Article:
The Achaean Prisoners Detained
The Senate next called in the Rhodians and heard
Rhodians appeal against the injury done to their trade, B. C. 165.
what they had to say. When Astymedes entered,
he adopted a more moderate and more effective
line of argument than on his former embassy. He
omitted the invectives against others, and took
the humble tone of men who are being flogged, begging to be forgiven, and declaring that his country had suffered sufficient
punishment, and a more severe one than its crime deserved.
then he went briefly through the list of the Rhodian
losses. "First, they have lost Lycia and Caria,
which had already cost them a large sum of
money, having been forced to support three wars against them;
while at the present moment they have been deprived of a considerable revenue which they used to draw from those countries.
But perhaps," he added, "this is as it should be: you gave
them to our people as a free gift, because you regarded us
with favour; and in now recalling your gift, because you suspect
and are at variance with us, you may seem only to be acting
reasonably. But Caunus, at any rate, we purchased from
Ptolemy's officers for two hundred talents; and Stratoniceia we
received as a great favour from Antiochus, son of Seleucus;
and from those two towns our people had a revenue of a
hundred and twenty talents a year. All these sources of revenue
we have surrendered, in our submission to your injunctions.
From which it appears that you have imposed a heavier
penalty on the Rhodians for one act of folly, than on the
Macedonians that have been continually at war with you. But
the greatest disaster of all to our State is that the revenue
from its harbour has been abolished by your making Delos a
free port; and by your depriving our people of that independence by which the harbour, as well as other interests of the
States, were maintained in suitable dignity.1
And it is easy
to satisfy yourselves of the truth of my words. Our revenue
from harbour dues amounted in past years to one million
drachmae, from which you have now taken one hundred
and fifty thousand; so that it is only too true, gentlemen of Rome, that your anger has affected the resources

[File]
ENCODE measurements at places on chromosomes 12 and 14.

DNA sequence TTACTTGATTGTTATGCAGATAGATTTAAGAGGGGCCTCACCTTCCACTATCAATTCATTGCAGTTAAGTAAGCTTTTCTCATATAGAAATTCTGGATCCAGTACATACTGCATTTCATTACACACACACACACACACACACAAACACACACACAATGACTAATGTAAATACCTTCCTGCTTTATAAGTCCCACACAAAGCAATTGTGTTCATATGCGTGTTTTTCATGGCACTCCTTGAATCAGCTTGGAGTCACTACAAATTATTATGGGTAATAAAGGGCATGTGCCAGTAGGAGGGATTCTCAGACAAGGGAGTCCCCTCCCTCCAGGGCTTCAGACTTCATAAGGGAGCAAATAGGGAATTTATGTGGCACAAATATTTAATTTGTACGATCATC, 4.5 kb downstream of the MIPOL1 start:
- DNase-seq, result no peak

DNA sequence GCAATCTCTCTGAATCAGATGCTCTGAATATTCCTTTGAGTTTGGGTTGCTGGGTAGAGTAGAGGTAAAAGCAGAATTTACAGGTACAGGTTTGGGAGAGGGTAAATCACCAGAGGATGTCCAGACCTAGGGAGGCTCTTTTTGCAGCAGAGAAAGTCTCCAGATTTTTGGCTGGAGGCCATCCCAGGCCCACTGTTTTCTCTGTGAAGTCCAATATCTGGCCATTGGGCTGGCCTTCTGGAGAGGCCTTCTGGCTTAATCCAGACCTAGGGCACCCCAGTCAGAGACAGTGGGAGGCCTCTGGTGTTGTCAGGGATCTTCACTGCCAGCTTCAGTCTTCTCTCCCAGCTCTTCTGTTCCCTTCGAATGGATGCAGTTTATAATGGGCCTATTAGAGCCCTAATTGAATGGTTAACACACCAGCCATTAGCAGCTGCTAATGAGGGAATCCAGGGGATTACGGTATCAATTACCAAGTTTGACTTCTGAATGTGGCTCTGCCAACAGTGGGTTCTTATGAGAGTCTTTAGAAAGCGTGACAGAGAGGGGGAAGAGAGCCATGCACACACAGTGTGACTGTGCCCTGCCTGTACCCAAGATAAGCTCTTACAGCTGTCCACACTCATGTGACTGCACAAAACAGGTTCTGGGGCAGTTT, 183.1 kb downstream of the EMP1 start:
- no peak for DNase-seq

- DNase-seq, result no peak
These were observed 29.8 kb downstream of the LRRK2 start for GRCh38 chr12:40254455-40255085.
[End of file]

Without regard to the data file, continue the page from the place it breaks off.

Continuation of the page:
of the country. Now, if the mistake committed, and the
alienation from Rome, had been shared in by the entire
people, you might perhaps have seemed to be acting rightly
in maintaining a lasting and irreconcilable anger against
us; but if the fact is made clear to you that it was an exceedingly small number who shared in this foolish policy, and that
these have all been put to death by this very people itself,
why still be irreconcilable to those who are in no respect
guilty? Especially when to every one else you are reputed
to exhibit the highest possible clemency and magnanimity.
Wherefore, gentlemen, our people having lost their revenues,
their freedom of debate, and their position of independence, in
defence of which in time past they have been ever willing to
make any sacrifices, now beg and beseech you all, as having
been smitten sufficiently, to relax your anger, and to be reconciled and make this alliance with them: that it may be made
manifest to all the world that you have put away your anger
against Rhodes, and have returned to your old feelings and
friendship towards them." Such among others were the
words of Astymedes.
The Senate is mollified by this speech and by
He was thought to have
spoken much to the point in the circumstances;
but what helped the Rhodians to the alliance
more than anything else was the recent return
of the embassy under Tiberius Gracchus.
the report of Gracchus, and grants the alliance.
he gave evidence, in the first place, that the
Rhodians had obeyed all the decrees of the Senate; and in
the next place, that the men who were the authors of their
hostile policy had all been condemned to death; and by this
testimony overcame all opposition, and secured the alliance
between Rome and Rhodes. . . .